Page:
Michigan Women Look to Help Others ‘Stomp Out’ Sarcoma After Overcoming the Rare Cancer

Jake Newby

| 5 min read

Fighting a cancer as rare as sarcoma can be a lonely battle. If you’re diagnosed with it, you probably don’t know many people who are even aware of sarcoma, let alone anyone who has been affected by it in some way. Sarcoma – a rare type of malignant tumor that grows in the bone and the body’s connective tissue – makes up less than 1% of adult cancer diagnoses.
Michigan residents Rachael Privett and Ann Maxwell-DePouw fought those lonely fights separately, but their journeys later united them. Today they are board directors of Stomp Out Sarcoma, a Michigan non-profit dedicated to spreading awareness and raising funds, in part, to develop clinical trial treatment methods for sarcoma at the University of Michigan. There are more than 70 known subtypes of sarcoma, making it a tricky cancer to treat.
“There is so much unknown about this disease,” Privett said, during an interview with Blue Cross Blue Shield of Michigan (BCBSM). “Because it’s so rare, it doesn’t receive as much funding as say, breast cancer or heart disease, because it doesn’t affect as many people.”
It’s unclear what causes most sarcomas, and risk factors for the disease vary. Inherited genetic conditions and exposure to radiation are two of those risk factors, but neither were at the root of Privett and Maxwell-DePouw’s respective cases.

How I knew I had sarcoma: Two Michigan women share their story

When she was just 20 years old Privett developed what she described as a strange knee pain. She sought help and had X-rays taken, but they didn’t uncover anything of note. Later, she tripped and fell on the affected knee and underwent a second set of X-rays that revealed the rare cancer.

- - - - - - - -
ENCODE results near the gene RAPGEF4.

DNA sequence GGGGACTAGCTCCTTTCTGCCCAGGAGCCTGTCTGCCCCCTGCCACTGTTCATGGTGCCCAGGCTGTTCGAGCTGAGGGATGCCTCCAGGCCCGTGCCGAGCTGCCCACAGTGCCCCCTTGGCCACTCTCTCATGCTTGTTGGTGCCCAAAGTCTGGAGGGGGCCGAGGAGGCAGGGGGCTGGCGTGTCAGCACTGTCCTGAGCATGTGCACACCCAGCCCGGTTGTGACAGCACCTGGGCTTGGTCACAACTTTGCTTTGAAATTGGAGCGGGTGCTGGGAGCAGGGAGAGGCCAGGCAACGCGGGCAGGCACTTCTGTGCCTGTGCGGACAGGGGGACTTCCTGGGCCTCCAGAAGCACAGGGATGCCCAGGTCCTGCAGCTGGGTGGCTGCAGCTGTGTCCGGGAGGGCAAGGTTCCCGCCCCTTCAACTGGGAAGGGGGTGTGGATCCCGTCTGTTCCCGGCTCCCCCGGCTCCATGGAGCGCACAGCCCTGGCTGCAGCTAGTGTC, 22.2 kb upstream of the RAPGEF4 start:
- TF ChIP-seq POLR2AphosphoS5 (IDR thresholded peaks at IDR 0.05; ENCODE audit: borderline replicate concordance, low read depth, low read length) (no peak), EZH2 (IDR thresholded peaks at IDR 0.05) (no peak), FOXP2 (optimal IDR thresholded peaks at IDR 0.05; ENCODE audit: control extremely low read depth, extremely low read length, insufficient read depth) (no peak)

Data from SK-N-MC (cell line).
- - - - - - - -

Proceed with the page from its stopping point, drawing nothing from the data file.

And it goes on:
“I had periosteal osteosarcoma, which is a type of bone cancer that’s not as aggressive as conventional osteosarcoma,” Privett said. “It’s on the outside of the bone so it’s a little bit different. But that’s what was causing my range of motion problems.”
Finding a center or team of specialists with knowledge and data of sarcoma isn’t easy. At that time, Privett lived near the University of Michigan Rogel Cancer Center, a National Cancer Institute (NCI)-Designated Cancer with experience treating sarcoma. She was able to receive a swift diagnosis and treatment plan, which, for her case of periosteal osteosarcoma, was surgery.
“They resected part of my femur and the tumor and they replaced it with donor bone,” Privett explained. “They had such good margins; I actually didn’t have to go through any chemotherapy or radiation. The cancer cells didn’t go as deep as they cut, so the margins of what they did surgically was clean, they felt they got all the cancer.”
Privett’s pain persisted for about four to six months prior to her diagnosis in October of 2003. Her surgery was in January 2004. Maxwell-DePouw’s battle with a soft tissue variant of the cancer spanned nine months in 2012. At the time of diagnosis, she was just 24 years old. Almost all sarcoma battles are different, as are the treatment methods. Maxwell-DePouw’s treatment involved 12 rounds of chemotherapy.